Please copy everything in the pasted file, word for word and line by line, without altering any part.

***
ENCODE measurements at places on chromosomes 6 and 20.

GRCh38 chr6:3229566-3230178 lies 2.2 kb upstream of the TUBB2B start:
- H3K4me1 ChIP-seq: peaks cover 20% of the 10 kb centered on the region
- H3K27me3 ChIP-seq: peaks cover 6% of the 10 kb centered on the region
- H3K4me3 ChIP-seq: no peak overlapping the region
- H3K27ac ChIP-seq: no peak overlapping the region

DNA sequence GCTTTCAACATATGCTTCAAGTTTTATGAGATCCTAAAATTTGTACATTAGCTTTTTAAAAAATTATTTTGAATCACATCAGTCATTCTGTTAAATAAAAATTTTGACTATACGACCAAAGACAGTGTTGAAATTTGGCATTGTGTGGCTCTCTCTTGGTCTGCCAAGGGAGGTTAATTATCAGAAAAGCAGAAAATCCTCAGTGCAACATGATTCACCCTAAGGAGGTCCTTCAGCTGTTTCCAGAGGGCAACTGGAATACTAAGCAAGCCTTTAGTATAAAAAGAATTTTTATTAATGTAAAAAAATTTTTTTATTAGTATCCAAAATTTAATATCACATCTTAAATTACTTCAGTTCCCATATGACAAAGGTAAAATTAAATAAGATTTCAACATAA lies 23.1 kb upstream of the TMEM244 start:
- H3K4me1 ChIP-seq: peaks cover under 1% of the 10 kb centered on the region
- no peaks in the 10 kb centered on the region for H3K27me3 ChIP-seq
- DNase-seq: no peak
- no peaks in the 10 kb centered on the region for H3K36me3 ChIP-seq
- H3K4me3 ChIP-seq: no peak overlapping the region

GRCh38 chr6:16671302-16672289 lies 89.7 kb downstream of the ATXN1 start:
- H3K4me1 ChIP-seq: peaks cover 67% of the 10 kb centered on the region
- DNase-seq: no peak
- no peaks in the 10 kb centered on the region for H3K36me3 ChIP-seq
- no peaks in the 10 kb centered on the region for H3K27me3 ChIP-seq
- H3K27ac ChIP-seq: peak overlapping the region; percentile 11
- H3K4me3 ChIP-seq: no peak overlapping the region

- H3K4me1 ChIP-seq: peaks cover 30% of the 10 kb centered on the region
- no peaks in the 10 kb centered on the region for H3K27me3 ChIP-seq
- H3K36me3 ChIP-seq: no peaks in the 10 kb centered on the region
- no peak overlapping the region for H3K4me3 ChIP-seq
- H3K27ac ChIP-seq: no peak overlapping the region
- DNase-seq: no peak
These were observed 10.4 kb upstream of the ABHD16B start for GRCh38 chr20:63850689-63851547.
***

ENCODE measurements at places on chromosomes 6 and 20.

GRCh38 chr6:3229566-3230178 lies 2.2 kb upstream of the TUBB2B start:
- H3K4me1 ChIP-seq: peaks cover 20% of the 10 kb centered on the region
- H3K27me3 ChIP-seq: peaks cover 6% of the 10 kb centered on the region
- H3K4me3 ChIP-seq: no peak overlapping the region
- H3K27ac ChIP-seq: no peak overlapping the region

DNA sequence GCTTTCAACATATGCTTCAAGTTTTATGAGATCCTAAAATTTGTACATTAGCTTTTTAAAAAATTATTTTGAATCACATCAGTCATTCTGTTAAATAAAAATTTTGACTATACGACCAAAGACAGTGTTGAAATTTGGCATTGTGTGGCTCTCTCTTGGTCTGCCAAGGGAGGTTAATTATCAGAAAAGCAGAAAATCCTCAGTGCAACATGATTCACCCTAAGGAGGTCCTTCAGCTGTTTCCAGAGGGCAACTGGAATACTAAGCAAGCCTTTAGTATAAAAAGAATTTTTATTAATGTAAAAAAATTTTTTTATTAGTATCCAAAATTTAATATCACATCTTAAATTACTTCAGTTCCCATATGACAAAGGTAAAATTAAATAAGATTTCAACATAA lies 23.1 kb upstream of the TMEM244 start:
- H3K4me1 ChIP-seq: peaks cover under 1% of the 10 kb centered on the region
- no peaks in the 10 kb centered on the region for H3K27me3 ChIP-seq
- DNase-seq: no peak
- no peaks in the 10 kb centered on the region for H3K36me3 ChIP-seq
- H3K4me3 ChIP-seq: no peak overlapping the region

GRCh38 chr6:16671302-16672289 lies 89.7 kb downstream of the ATXN1 start:
- H3K4me1 ChIP-seq: peaks cover 67% of the 10 kb centered on the region
- DNase-seq: no peak
- no peaks in the 10 kb centered on the region for H3K36me3 ChIP-seq
- no peaks in the 10 kb centered on the region for H3K27me3 ChIP-seq
- H3K27ac ChIP-seq: peak overlapping the region; percentile 11
- H3K4me3 ChIP-seq: no peak overlapping the region

- H3K4me1 ChIP-seq: peaks cover 30% of the 10 kb centered on the region
- no peaks in the 10 kb centered on the region for H3K27me3 ChIP-seq
- H3K36me3 ChIP-seq: no peaks in the 10 kb centered on the region
- no peak overlapping the region for H3K4me3 ChIP-seq
- H3K27ac ChIP-seq: no peak overlapping the region
- DNase-seq: no peak
These were observed 10.4 kb upstream of the ABHD16B start for GRCh38 chr20:63850689-63851547.